• Options to identify and remedy existing anti-competitive land agreements, by (amongst other options) –
    • introducing a sunset clause whereby agreements become unenforceable after a certain time;
    • making it easier to voluntarily remove a land or relevant lease covenant.
Next steps

Submissions on the consultation documents close on 25 August 2023, at 5pm.

Submissions will be used by MBIE to understand the nature and scale of any harm created by the use of land agreements, whether further action is required and if so, what type of action is most appropriate.


The use of land agreements that may lessen competition has received increased scrutiny after they were identified in all the Commerce Commission market studies conducted since 2018.

MBIE’s current review is focusing on whether additional interventions are needed to address any impact from such agreements across the economy.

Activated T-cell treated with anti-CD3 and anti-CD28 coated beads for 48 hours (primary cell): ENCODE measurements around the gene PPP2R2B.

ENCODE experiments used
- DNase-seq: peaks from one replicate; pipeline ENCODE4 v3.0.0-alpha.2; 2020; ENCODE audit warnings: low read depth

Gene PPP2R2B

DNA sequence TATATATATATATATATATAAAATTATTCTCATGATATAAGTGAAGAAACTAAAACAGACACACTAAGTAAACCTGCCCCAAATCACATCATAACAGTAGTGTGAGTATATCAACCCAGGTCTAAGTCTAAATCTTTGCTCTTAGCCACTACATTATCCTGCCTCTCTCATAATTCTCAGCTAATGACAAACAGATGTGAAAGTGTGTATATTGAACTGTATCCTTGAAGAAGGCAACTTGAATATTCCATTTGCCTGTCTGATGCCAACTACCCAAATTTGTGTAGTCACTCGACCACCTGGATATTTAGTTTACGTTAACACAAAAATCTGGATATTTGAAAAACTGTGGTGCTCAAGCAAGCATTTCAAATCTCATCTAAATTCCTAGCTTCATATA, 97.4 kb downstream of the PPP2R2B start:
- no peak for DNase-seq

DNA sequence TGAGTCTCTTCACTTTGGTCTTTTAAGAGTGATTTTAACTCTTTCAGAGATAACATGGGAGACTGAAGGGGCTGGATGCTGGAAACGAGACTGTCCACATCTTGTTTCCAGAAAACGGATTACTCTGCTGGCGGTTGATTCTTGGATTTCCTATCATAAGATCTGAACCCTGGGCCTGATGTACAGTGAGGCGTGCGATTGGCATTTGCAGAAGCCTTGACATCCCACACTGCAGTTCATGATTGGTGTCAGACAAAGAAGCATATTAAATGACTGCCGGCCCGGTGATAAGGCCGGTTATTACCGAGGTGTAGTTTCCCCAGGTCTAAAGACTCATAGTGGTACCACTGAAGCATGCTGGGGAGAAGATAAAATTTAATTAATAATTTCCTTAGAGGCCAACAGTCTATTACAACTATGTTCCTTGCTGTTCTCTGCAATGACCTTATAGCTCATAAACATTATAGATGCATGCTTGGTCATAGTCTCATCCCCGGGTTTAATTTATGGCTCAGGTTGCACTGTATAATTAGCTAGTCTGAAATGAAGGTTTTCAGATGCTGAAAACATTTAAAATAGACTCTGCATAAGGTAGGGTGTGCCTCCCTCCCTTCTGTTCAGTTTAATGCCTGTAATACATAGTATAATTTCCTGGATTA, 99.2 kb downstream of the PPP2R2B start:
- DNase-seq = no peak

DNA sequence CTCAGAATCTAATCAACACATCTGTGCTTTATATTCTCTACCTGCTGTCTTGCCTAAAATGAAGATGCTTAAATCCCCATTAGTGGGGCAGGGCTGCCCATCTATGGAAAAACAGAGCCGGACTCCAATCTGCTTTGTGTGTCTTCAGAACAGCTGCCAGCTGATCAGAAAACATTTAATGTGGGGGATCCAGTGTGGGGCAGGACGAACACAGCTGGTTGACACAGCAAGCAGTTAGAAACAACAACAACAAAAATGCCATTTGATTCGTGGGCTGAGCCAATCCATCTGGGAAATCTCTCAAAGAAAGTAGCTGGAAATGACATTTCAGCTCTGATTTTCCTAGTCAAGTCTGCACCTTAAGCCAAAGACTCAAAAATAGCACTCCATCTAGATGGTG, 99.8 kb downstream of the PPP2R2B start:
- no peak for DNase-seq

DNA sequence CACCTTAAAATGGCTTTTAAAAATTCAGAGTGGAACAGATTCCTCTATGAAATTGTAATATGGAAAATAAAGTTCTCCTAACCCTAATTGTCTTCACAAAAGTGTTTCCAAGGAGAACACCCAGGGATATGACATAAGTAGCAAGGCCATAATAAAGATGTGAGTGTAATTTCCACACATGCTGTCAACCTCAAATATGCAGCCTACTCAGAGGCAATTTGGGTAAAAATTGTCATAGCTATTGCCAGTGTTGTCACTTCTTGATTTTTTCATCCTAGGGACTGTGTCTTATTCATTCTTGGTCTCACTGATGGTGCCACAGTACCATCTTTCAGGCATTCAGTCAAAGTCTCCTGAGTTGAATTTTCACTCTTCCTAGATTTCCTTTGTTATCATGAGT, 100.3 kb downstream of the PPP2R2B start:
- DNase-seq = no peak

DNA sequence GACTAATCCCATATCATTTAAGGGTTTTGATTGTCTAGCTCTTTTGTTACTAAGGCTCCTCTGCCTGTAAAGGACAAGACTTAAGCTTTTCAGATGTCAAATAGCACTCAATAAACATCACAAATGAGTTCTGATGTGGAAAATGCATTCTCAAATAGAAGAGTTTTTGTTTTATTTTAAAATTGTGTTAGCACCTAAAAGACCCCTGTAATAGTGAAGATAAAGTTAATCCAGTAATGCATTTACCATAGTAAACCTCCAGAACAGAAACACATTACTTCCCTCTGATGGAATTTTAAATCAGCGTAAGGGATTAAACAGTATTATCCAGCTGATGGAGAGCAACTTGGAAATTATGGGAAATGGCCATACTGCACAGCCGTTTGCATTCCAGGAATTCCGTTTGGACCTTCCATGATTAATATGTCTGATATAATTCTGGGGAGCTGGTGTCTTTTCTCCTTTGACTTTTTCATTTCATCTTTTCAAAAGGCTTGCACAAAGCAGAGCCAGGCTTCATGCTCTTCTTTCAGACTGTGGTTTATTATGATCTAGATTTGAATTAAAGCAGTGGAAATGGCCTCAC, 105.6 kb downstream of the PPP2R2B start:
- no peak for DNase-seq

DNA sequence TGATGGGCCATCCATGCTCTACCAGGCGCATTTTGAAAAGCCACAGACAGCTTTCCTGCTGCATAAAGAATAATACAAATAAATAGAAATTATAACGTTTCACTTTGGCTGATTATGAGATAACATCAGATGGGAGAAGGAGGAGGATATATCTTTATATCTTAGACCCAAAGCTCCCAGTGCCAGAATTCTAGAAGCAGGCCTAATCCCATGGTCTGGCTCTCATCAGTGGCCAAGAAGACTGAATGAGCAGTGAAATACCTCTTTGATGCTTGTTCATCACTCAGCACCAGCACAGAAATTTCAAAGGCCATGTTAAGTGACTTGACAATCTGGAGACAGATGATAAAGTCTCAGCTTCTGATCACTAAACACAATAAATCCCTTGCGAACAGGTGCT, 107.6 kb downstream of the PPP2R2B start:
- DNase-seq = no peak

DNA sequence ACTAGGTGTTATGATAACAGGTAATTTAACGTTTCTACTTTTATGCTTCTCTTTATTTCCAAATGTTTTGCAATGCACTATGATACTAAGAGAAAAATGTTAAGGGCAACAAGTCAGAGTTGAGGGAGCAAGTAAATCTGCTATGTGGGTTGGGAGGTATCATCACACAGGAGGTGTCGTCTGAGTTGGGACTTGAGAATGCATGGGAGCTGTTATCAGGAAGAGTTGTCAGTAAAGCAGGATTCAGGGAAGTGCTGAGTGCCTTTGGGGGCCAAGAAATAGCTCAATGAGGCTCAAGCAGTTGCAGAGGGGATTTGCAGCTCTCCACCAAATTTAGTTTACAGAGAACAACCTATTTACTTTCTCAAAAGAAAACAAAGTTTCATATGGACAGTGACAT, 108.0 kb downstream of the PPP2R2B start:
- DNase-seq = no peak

If you have any questions on the New Zealand Government review of anti-competitive land agreements, or would like any assistance in making submissions, please get in touch with the contacts listed or your usual Bell Gully adviser.

[1] Commerce Commission retail fuel sector market study (2019)
Commerce Commission retail grocery sector market study (2022)
Commerce Commission residential building supplies sector market study (2022)
[2] Commerce (Grocery Sector Covenants) Amendment Act 2022
[3] Commerce Commission residential building supplies sector market study final report – Executive summary (2022), pages 21-22 –
[4] Commerce Commission New Zealand “$500k penalty in land covenant case for trying to “stop Bunnings building” (31 July 2023) Commerce Commission - $500k penalty in land covenant case for trying to “stop Bunnings building” (
[5] Commerce (Grocery Sector Covenants) Amendment Act 2022, section 1: “Exclusivity covenant” is defined as including, without limitation, a right of first refusal.

Disclaimer: This publication is necessarily brief and general in nature. You should seek professional advice before taking any action in relation to the matters dealt with in this publication.